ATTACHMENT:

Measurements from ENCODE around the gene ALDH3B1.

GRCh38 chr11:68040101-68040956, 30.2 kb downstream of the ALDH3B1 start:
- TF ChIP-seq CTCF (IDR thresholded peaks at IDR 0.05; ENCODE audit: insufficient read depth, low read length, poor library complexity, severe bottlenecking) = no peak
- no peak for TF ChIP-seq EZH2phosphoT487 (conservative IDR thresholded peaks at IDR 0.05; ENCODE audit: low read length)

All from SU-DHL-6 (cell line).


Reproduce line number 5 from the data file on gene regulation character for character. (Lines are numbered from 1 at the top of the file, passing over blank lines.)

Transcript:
All from SU-DHL-6 (cell line).